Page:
Large professional buyers of securities, mostly financial institutions, that are offered a portion of a new issue by one member of the banking group, on behalf of the whole syndicate.
An unregulated market for sophisticated participants in government bonds, corporate issues and commercial paper. A prospectus is not required to raise money privately from these private investors (largely institutions, but also individual investors) and registration of the issue with a securities commission is not needed.
The BCSC provides a number of exemptions from the registration and prospectus requirements. If you purchase securities using these exemptions, the securities are subject to resale restrictions. This means that the securities may not be resold (transferred) unless certain conditions are met. In almost all cases, the securities are subject to a "seasoning period" or a "hold period" - a specified period of time during which the purchaser cannot sell the securities.
The action taken by the holder of a call option if he or she wishes to purchase the underlying security, or by the holder of a put option if he or she wishes to sell the underlying security. Also refers to the action taken by a rights or warrant holder.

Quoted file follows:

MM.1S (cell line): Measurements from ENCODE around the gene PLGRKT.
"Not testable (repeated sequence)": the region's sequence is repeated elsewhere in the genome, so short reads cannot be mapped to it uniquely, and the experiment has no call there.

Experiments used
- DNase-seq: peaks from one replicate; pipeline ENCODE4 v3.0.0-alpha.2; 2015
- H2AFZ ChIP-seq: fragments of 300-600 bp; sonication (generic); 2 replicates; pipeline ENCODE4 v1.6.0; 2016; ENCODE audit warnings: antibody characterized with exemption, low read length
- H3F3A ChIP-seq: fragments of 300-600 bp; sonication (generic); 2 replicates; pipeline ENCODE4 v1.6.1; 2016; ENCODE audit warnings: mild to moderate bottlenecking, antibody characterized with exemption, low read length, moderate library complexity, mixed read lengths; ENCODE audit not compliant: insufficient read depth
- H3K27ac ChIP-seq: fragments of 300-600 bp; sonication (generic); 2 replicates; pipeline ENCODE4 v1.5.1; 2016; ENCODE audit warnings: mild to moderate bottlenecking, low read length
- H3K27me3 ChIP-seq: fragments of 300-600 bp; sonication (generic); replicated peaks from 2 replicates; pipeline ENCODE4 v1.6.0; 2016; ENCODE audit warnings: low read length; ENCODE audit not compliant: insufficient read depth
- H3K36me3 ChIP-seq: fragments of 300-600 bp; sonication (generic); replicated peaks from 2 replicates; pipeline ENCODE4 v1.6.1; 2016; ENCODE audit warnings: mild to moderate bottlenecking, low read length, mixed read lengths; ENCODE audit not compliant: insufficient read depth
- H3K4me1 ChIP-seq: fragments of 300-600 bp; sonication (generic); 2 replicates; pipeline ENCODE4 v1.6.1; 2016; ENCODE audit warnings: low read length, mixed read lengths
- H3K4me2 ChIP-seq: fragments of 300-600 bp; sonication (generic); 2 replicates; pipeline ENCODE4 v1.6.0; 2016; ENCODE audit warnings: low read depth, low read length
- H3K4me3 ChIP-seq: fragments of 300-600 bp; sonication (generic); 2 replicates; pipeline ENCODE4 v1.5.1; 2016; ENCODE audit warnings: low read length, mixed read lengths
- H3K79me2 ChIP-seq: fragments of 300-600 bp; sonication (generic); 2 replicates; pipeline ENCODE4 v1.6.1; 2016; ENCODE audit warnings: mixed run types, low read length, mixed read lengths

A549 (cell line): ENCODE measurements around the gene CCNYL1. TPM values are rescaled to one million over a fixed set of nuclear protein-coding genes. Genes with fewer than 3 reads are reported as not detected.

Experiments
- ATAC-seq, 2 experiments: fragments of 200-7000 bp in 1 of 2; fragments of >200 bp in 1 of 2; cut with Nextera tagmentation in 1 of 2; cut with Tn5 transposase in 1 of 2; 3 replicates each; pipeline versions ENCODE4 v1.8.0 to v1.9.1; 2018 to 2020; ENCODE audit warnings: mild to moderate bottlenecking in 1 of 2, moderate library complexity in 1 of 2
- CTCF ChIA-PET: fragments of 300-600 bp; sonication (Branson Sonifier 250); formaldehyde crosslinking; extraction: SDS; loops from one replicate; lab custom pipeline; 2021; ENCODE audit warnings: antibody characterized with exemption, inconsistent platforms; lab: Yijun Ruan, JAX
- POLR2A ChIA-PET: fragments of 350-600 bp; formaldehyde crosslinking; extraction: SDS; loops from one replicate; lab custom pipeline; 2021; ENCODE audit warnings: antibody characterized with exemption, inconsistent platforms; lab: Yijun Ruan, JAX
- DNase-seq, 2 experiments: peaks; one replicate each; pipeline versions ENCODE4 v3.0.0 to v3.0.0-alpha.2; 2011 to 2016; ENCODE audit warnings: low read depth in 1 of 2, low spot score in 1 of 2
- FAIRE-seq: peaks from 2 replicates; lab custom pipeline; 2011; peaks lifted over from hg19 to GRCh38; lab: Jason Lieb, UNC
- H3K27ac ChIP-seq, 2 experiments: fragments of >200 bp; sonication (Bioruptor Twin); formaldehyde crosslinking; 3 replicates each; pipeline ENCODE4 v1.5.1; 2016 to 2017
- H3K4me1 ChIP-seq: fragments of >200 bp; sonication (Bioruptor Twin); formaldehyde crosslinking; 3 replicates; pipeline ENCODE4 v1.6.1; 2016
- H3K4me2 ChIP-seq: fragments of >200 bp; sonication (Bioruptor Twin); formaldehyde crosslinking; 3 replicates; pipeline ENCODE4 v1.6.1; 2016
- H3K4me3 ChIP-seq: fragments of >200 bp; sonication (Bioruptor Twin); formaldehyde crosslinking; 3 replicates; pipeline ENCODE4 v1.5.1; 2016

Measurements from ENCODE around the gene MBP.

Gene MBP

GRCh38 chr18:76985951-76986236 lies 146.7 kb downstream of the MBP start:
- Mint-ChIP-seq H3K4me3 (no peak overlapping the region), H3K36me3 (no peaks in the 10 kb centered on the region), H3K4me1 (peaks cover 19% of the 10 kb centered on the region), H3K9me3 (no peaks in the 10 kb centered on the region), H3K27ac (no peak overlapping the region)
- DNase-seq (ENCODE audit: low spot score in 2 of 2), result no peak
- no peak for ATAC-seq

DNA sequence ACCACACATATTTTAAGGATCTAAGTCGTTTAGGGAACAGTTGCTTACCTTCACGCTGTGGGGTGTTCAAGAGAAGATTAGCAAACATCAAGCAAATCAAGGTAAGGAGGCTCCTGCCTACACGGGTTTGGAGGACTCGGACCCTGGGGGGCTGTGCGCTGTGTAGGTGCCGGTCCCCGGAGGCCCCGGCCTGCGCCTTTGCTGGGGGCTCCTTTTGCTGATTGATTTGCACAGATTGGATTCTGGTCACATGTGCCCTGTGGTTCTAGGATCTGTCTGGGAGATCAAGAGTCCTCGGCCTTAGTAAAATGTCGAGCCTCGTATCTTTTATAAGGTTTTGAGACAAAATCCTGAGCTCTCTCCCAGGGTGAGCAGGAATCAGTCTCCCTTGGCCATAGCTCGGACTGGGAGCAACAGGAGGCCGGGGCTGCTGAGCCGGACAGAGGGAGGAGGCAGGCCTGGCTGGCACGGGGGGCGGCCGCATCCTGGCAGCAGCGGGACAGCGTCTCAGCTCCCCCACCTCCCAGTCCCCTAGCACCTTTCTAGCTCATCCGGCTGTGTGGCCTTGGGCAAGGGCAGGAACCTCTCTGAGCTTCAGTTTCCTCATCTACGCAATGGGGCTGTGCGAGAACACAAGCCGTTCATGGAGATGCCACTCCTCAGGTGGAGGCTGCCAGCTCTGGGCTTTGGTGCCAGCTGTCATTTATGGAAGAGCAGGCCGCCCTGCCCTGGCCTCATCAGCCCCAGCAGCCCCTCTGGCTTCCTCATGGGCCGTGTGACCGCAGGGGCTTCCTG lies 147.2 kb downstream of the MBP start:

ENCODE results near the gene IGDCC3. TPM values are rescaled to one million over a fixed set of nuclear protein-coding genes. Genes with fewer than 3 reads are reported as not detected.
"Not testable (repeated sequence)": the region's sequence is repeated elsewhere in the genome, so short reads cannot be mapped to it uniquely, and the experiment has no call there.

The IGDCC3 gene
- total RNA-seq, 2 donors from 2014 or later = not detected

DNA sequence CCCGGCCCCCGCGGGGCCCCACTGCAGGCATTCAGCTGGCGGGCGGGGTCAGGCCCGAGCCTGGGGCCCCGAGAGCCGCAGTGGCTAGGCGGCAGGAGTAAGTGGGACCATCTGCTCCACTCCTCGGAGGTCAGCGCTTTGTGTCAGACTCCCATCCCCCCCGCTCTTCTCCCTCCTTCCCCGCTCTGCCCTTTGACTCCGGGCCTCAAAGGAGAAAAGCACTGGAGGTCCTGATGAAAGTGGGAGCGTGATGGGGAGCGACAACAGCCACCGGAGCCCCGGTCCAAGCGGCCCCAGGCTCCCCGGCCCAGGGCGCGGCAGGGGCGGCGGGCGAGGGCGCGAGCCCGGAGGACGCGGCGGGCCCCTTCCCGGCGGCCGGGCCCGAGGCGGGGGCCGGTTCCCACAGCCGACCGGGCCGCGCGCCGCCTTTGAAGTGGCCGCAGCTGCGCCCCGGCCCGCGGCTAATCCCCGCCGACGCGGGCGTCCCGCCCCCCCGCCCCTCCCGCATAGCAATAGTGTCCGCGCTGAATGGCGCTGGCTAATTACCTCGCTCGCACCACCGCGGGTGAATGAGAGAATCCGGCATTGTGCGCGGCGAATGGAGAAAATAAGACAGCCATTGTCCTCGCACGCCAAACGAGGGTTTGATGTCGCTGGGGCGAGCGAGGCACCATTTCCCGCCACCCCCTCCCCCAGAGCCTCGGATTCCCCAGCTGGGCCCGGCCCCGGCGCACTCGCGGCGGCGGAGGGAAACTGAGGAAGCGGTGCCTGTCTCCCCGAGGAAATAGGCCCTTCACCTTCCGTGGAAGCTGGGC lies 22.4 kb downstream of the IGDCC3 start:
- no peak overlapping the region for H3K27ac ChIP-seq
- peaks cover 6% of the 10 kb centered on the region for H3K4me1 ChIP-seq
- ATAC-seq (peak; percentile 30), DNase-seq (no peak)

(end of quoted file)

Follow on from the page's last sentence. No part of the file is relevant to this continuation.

The price at which the underlying stock of a call option can be purchased, or the price at which the underlying stock of a put option can be sold. Also referred to as the strike price.
The overall profit you expect to receive from an investment in the future; may be very different from the actual returns that you eventually receive.
The date when put and call options and rights and warrants expire, as well as other privileges or conversion features.
A bond or debenture issued with a specific maturity date, but granting the holder the option to extend the maturity date by a specified number of years.
Short for "extra dividend." A dividend in the form of either stock or cash in addition to the regular common dividend the company usually pays to shareholders. Also referred to as a special dividend.
Follow Us |
How to Get Started:
Financial Planning & Budget:
Tools & Calculators:
- Net Worth Calculator
- Household Budget
- Education Expense Budget
- Loan Consolidation
- Mortgage Calculator
- Family Inventory